NCPA - National Center for Policy Analysis


April 21, 2008

President Bush and some environmentalists have been on the same side of Congress' long-running debate over a new farm bill.  However, this agriculture proposal remains as out of sync with our times as plowing with mule teams, says columnist William McKenzie. 

For instance, why are we giving about $40 billion in subsidies to grow corn, wheat, soybeans, cotton and rice when:

  • Farm incomes are much higher than the average of the last decade.
  • Farmers are doing so well that they're racing to get out of contracts that require them to set aside land for conservation.
  • Corn is being grown in such quantities that it is stressing the water supply in places like the Texas Panhandle.
  • And crop prices are so high that they are escalating world food prices, which can create unrest in places we don't want to create unrest.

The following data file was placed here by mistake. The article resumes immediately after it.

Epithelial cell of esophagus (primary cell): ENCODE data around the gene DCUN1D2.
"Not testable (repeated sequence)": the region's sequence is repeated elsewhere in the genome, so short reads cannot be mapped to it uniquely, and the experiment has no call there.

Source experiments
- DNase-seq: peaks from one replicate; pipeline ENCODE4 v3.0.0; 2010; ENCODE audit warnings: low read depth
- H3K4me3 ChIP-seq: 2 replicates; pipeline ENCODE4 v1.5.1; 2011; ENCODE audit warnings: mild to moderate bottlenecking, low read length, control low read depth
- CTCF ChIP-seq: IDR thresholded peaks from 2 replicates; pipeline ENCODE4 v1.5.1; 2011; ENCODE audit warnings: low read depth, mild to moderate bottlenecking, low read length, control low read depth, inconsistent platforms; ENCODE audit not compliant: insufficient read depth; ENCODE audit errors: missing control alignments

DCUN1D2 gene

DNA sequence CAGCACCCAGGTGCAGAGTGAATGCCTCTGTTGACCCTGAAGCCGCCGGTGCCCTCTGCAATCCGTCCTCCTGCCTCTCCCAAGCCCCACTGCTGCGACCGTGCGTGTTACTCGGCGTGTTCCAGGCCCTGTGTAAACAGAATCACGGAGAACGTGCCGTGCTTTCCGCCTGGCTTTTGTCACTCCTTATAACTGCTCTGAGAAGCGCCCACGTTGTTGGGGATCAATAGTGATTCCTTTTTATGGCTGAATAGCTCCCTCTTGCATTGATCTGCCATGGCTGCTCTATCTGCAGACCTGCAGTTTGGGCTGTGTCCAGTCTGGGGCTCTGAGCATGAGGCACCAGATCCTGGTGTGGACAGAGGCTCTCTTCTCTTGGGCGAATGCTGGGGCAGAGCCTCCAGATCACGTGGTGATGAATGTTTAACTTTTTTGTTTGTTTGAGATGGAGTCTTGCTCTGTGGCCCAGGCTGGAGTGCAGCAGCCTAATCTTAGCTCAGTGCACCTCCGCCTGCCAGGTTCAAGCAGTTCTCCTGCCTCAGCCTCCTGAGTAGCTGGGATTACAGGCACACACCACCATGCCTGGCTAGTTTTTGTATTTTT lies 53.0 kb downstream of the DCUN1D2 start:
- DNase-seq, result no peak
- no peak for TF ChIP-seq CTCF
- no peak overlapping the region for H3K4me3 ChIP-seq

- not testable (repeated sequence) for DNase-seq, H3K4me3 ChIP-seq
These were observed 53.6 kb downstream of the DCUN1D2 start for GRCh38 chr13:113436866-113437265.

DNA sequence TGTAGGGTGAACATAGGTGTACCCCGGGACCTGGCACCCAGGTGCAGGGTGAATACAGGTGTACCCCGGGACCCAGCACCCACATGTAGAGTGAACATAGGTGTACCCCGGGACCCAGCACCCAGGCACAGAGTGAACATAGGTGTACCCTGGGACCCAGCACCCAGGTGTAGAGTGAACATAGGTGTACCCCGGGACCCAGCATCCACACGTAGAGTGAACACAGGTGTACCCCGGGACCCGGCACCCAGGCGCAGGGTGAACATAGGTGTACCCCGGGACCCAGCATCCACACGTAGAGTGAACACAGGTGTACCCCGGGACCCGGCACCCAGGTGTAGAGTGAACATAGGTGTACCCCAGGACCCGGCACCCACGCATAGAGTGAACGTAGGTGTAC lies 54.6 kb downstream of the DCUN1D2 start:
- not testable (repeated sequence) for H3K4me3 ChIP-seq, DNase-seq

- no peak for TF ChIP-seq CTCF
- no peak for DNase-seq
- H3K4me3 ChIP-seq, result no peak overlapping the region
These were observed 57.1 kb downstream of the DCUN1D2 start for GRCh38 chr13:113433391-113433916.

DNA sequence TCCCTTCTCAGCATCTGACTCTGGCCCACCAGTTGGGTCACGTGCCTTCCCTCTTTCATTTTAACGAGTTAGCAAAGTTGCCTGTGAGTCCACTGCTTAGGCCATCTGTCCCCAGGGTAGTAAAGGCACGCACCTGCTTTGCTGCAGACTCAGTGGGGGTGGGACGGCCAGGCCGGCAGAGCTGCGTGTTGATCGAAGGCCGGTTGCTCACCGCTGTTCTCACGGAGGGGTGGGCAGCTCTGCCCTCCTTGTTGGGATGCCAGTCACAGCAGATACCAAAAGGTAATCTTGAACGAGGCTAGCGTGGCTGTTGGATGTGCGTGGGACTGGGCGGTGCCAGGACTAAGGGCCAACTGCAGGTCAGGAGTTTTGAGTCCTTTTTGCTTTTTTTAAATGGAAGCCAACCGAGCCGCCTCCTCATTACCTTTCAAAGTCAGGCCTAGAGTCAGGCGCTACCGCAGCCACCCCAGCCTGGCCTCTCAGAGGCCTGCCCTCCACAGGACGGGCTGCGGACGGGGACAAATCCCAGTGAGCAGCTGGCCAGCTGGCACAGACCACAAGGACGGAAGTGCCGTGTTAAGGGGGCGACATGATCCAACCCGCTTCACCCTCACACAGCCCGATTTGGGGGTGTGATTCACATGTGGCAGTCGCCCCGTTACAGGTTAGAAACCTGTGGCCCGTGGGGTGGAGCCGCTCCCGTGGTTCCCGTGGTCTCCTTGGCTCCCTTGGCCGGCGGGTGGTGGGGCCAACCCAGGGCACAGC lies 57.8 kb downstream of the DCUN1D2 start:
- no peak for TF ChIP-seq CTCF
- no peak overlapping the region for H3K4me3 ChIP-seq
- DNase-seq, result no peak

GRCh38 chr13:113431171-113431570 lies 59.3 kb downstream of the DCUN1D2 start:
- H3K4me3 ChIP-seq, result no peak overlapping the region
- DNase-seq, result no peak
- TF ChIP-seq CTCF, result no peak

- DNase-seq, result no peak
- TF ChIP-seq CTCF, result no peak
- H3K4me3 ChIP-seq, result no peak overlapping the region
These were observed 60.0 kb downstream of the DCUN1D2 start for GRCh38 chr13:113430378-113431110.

H. Sterling Burnett, a senior fellow with National Center for Policy Analysis, says he would go even further in criticizing the nation's farm program:

  • Research indicates that agricultural subsidies cost the taxpayer billions of dollars annually, adding to the deficit.
  • In addition, they keep farmers in developing countries in an unconscionable, perpetual state of poverty, since the competitive advantage they have in producing many agricultural goods is undermined by crop subsidies and protectionist measures in the United States.
  • Environmentally, subsidies are a disaster, providing farmers with the incentive to press marginal, environmentally valuable lands into crop production and to overuse pesticides and fertilizers to increase crop yields.

Source: H. Sterling Burnett, "Subsidies Cost Taxpayer," Dallas Morning News, April 20, 2008; and William McKenzie, "Bush, environmentalists right to oppose farm bill," Dallas Morning News, April 15, 2008.


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